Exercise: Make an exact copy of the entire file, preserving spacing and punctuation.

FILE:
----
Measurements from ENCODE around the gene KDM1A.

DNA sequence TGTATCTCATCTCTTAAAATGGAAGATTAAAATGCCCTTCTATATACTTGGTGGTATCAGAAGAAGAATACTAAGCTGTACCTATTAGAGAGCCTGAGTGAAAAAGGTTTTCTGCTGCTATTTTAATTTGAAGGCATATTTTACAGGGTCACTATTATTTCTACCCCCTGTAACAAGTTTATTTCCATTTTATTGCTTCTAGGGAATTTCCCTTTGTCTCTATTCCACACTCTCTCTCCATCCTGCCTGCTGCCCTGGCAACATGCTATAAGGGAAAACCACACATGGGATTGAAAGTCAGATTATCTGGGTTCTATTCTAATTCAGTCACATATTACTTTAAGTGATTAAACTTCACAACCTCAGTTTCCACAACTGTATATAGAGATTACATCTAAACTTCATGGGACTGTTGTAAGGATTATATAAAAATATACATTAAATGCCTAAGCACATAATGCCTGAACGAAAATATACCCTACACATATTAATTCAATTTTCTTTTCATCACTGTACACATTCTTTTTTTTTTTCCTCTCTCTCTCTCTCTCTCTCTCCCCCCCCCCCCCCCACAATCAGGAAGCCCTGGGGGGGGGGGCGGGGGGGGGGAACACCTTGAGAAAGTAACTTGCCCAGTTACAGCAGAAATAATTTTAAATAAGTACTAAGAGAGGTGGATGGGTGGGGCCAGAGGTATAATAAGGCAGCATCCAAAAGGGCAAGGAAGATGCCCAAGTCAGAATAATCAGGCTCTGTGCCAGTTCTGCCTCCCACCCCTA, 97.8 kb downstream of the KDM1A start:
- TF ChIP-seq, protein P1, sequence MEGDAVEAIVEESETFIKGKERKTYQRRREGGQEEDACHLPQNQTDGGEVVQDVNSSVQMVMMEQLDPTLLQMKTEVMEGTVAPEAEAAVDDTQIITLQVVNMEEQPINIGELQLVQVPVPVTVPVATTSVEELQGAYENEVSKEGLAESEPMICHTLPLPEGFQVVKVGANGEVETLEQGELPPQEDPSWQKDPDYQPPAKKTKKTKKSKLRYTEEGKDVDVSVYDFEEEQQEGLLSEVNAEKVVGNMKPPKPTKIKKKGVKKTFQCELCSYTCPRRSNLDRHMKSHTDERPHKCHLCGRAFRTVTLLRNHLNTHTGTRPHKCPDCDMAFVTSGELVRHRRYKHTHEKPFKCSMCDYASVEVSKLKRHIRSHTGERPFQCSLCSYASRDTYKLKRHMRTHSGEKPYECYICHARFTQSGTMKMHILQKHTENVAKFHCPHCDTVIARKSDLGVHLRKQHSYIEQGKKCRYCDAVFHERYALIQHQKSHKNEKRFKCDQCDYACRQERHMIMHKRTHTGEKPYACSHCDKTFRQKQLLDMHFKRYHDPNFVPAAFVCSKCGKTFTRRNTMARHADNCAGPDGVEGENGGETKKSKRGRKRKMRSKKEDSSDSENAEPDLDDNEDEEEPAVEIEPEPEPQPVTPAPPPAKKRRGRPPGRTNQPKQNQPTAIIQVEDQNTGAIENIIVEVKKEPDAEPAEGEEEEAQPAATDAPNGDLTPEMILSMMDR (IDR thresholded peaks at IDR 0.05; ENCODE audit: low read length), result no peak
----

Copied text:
Measurements from ENCODE around the gene KDM1A.

DNA sequence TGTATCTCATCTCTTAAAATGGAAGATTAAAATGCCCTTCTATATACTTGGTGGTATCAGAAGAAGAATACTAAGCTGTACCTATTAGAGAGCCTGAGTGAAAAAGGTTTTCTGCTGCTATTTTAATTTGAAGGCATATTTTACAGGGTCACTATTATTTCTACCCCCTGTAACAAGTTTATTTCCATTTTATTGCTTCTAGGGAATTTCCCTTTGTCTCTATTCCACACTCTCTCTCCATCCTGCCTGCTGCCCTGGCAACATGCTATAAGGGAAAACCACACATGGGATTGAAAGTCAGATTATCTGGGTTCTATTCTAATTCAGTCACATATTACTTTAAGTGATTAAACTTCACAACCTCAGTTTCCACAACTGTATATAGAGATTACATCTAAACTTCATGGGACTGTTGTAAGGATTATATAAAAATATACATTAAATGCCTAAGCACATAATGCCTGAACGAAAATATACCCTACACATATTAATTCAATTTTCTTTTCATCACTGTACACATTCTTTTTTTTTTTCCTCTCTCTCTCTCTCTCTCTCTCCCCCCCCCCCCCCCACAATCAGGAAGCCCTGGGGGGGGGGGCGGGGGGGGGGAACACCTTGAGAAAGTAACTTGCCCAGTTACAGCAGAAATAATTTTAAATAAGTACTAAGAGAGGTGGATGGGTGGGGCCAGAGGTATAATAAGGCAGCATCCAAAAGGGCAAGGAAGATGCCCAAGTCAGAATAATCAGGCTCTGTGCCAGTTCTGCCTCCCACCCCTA, 97.8 kb downstream of the KDM1A start:
- TF ChIP-seq, protein P1, sequence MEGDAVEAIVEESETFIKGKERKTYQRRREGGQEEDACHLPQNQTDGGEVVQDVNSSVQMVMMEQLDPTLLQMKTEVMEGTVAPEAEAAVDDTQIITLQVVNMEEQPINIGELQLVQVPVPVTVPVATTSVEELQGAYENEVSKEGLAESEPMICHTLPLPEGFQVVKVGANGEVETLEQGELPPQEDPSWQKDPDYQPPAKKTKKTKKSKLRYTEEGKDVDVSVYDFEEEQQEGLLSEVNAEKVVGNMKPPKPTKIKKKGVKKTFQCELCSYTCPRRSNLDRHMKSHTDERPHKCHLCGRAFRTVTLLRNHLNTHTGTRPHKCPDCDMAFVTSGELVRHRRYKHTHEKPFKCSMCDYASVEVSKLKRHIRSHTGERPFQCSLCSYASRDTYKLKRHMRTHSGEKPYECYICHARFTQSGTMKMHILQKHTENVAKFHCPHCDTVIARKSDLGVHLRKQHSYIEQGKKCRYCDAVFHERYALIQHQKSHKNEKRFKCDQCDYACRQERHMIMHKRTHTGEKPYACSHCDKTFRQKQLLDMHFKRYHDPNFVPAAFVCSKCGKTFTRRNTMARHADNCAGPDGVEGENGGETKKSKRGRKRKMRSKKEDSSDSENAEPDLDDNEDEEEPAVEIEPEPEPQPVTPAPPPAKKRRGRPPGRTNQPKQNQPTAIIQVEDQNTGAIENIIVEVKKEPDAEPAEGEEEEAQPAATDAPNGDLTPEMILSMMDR (IDR thresholded peaks at IDR 0.05; ENCODE audit: low read length), result no peak